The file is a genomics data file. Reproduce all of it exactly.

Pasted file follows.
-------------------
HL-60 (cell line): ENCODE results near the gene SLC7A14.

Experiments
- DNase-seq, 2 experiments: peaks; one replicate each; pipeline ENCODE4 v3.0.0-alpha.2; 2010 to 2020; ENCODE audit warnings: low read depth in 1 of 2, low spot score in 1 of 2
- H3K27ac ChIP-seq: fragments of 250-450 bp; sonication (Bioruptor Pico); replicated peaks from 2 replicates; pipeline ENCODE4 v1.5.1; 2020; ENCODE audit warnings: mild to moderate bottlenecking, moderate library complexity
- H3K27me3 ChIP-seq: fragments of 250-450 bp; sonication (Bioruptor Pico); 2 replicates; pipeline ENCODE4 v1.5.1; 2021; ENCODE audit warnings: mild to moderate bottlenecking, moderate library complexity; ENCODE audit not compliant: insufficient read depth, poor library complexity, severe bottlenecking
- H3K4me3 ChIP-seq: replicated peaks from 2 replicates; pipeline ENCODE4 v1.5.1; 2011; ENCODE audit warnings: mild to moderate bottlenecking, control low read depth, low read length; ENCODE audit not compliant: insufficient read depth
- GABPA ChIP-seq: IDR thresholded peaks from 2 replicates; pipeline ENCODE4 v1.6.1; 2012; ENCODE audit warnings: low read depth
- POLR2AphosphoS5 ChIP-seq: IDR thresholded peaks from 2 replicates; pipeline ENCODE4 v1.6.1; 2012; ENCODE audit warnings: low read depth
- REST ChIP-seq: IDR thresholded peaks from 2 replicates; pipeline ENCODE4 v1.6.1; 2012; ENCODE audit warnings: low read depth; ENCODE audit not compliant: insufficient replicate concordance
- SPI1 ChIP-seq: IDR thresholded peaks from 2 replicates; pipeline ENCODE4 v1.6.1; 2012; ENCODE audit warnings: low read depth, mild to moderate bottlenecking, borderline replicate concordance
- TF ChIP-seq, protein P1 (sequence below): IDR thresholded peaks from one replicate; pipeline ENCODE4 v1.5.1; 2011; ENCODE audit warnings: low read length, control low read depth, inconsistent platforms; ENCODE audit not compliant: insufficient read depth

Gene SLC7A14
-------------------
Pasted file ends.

HL-60 (cell line): ENCODE results near the gene SLC7A14.

Experiments
- DNase-seq, 2 experiments: peaks; one replicate each; pipeline ENCODE4 v3.0.0-alpha.2; 2010 to 2020; ENCODE audit warnings: low read depth in 1 of 2, low spot score in 1 of 2
- H3K27ac ChIP-seq: fragments of 250-450 bp; sonication (Bioruptor Pico); replicated peaks from 2 replicates; pipeline ENCODE4 v1.5.1; 2020; ENCODE audit warnings: mild to moderate bottlenecking, moderate library complexity
- H3K27me3 ChIP-seq: fragments of 250-450 bp; sonication (Bioruptor Pico); 2 replicates; pipeline ENCODE4 v1.5.1; 2021; ENCODE audit warnings: mild to moderate bottlenecking, moderate library complexity; ENCODE audit not compliant: insufficient read depth, poor library complexity, severe bottlenecking
- H3K4me3 ChIP-seq: replicated peaks from 2 replicates; pipeline ENCODE4 v1.5.1; 2011; ENCODE audit warnings: mild to moderate bottlenecking, control low read depth, low read length; ENCODE audit not compliant: insufficient read depth
- GABPA ChIP-seq: IDR thresholded peaks from 2 replicates; pipeline ENCODE4 v1.6.1; 2012; ENCODE audit warnings: low read depth
- POLR2AphosphoS5 ChIP-seq: IDR thresholded peaks from 2 replicates; pipeline ENCODE4 v1.6.1; 2012; ENCODE audit warnings: low read depth
- REST ChIP-seq: IDR thresholded peaks from 2 replicates; pipeline ENCODE4 v1.6.1; 2012; ENCODE audit warnings: low read depth; ENCODE audit not compliant: insufficient replicate concordance
- SPI1 ChIP-seq: IDR thresholded peaks from 2 replicates; pipeline ENCODE4 v1.6.1; 2012; ENCODE audit warnings: low read depth, mild to moderate bottlenecking, borderline replicate concordance
- TF ChIP-seq, protein P1 (sequence below): IDR thresholded peaks from one replicate; pipeline ENCODE4 v1.5.1; 2011; ENCODE audit warnings: low read length, control low read depth, inconsistent platforms; ENCODE audit not compliant: insufficient read depth

Gene SLC7A14